INTERVIEW: Alan Paton, research director for independent VoIP comparison website, tells about the increasingly crowded – and sometimes confusing – mobile VoIP market.

He also explains how social networking and Instant Messaging services such as Twitter have the potential to extend the appeal of mobile VoIP beyond simply offering cheap calls.

Q: Why did you think it was necessary to set up and how does the service address this need?

A: Though mobile phones have been popular for over 20 years – the penetration reached 100 per cent years ago and there are more mobile phones than people in the UK, many having two or more – the industry is far from mature.

In fact it is now entering a period of even greater changes than in the past.

With we are currently addressing one of these great changes and that is the availability of alternative mobile calling services, especially for international calls.

Alternative phone services are not new in themselves. They have been a big part of the fixed line business since telecoms liberalisation in the 1980s and have become even more important since local loop unbundling was introduced.

Ofcom (the UK regulator) statistics show for the UK there are at least 350 alternative fixed line calling services.

But alternative calling services for mobile are new and have sprung up only in the last two years.

The great enablers for this are:

  • the increasing computing power of mobile phones allowing them to run a wide range of add-on applications
  • their improving ability to access the web and services that the web makes possible

We see an opportunity here to explain the growing range of offerings without the confusing marketing hype and to help users to select what suits them best.

Solutions range from the very simple (you can use your existing mobile phone as it is) to those that require you to download and install an application (usually done in a few minutes).
Many services make use of dual-mode smartphones (they can use WiFi). Each solution has its pros and cons.

Q: What are the most confusing/misleading aspects facing consumers when contemplating mobile VoIP or mobile calling applications?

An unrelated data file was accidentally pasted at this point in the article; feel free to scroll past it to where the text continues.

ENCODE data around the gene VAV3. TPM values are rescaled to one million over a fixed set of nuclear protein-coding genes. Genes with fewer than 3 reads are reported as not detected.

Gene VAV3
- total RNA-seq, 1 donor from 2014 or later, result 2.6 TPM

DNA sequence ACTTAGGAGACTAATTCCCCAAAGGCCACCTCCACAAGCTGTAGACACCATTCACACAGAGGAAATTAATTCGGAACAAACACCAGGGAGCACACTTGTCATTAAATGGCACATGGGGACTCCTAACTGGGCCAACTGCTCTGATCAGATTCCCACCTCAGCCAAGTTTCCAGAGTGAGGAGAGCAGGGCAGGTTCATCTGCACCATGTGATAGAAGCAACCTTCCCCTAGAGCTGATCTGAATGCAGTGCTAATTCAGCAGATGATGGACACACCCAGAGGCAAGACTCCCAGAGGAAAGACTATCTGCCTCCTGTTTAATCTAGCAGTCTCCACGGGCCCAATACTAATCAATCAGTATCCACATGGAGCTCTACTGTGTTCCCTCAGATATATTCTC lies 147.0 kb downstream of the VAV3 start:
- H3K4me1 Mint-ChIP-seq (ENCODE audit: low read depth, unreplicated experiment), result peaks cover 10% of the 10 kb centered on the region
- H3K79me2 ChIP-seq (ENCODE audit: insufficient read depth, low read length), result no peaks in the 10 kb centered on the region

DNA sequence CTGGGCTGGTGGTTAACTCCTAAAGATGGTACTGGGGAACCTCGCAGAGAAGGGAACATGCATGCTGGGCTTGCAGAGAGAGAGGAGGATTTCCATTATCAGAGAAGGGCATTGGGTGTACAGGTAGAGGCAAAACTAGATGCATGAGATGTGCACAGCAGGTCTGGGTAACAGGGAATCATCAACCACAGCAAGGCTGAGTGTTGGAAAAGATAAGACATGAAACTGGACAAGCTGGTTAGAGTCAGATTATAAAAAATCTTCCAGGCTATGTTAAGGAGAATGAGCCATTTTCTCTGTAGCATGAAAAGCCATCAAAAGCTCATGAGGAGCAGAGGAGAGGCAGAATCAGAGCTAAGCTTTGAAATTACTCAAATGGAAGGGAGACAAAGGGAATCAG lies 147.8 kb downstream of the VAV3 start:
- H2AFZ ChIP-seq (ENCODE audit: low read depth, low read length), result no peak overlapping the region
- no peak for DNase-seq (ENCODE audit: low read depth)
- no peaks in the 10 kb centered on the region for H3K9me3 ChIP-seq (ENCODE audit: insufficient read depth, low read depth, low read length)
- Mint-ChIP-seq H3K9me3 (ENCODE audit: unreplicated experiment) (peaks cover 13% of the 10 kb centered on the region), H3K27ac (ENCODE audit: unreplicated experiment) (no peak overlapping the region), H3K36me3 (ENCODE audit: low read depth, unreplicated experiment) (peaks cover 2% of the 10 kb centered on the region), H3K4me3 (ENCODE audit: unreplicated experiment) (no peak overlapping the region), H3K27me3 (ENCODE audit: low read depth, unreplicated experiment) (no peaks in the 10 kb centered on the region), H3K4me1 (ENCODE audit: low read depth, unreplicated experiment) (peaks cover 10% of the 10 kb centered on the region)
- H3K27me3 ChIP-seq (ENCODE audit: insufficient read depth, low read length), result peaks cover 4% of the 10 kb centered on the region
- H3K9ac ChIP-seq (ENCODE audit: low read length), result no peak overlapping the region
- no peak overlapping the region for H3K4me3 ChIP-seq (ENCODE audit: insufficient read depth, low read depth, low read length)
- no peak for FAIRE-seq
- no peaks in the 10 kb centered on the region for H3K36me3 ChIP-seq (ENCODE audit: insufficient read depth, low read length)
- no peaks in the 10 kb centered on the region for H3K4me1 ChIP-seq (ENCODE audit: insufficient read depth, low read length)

A: The new services use one or more of several basic technologies, call-back, call-through, local number substitution, VoIP and WiFi, and it is amazing how often you have to dig deep into a provider’s web site to know exactly what they are offering.

It is like a garage selling a car but making it difficult for the customer to know if its automatic or manual, diesel or petrol, or four door or five door.

One of the biggest confusions is over what constitutes true mobile VoIP.

We think it should be only those systems that implement the transformation to VoIP on the phone itself.

Many providers call it "mobile" VoIP if any part of the overall connection to the called person uses VoIP.

There is very little information on the current practicalities of using mobile VoIP; does your data service allow it, what quality will you get, what are the costs of using the data channel for VoIP, and the role of WiFi.

Q: Do consumers base their choice of which service to use solely on price or are other factors involved?

A: A desire for cheaper calls especially international calls is a big driving force but by no means the only one.

There is also at this early stage of market growth a lot of interest from the gadget minded who just love to get the latest electronic gizmo.

Another very big factor is the popularity of Instant Messaging, services like Twitter, and Social Networking.

Managing your contacts is a real headache and people want access to all their communications services, and this includes social networking, when they are on the move.

Many alternative calling providers offer aggregation services, that is access to all the IM communities or social networks that a user might belong to through one application interface on their mobile phone, and other services such as address book management.

Cheap calls may be just one, and not necessarily the most important, of a rich range of features and new mobile services.

Q: Do you see a move towards a particular type of service (Mobile VoIP, Call through, Call Back etc)? If so, what is driving this?

A: VoIP is the long term future for the whole mobile industry but there is plenty of scope for other technologies for many years, perhaps indefinitely.

Smartphones are having a big impact and from being a few per cent a couple of years ago are expected to be at least 30 per cent of the market by 2012.

The iPhone has given a big push to the market giving users for the first time a really good web experience on a mass market mobile phone.

The Skype WiFi mobile application for the iPhone achieved over 2 million downloads in 9 days of being launched. Incredible.

The user demand is there. And, by the way, Skype is certainly cheap but it is by no means the cheapest for mobile VoIP calls. (See here for a comparison)

Over the coming months we will see what Google with its Android operating system for smartphones and Nokia with its new product response to the iPhone, can deliver.

Q: Is the current economic situation likely to lead to a clear-out in the mobile VoIP industry?

A: No, of itself it won’t lead to a clear out, though I’m sure it will make conditions tougher for everyone.

Changes will happen, companies will fail, new ones will appear, services will evolve or be dropped and new ones appear, but who flourishes and who doesn’t, depends most on management skills and sound product concepts.

Q: What are the likely implications of potential legislation by regulators in the EU and US which could force mobile operators to allow mobile VoIP calls to be made on their networks?

A: Huge. Think of those Skype iPhone application downloads and that was just for mobile VoIP over WiFI.

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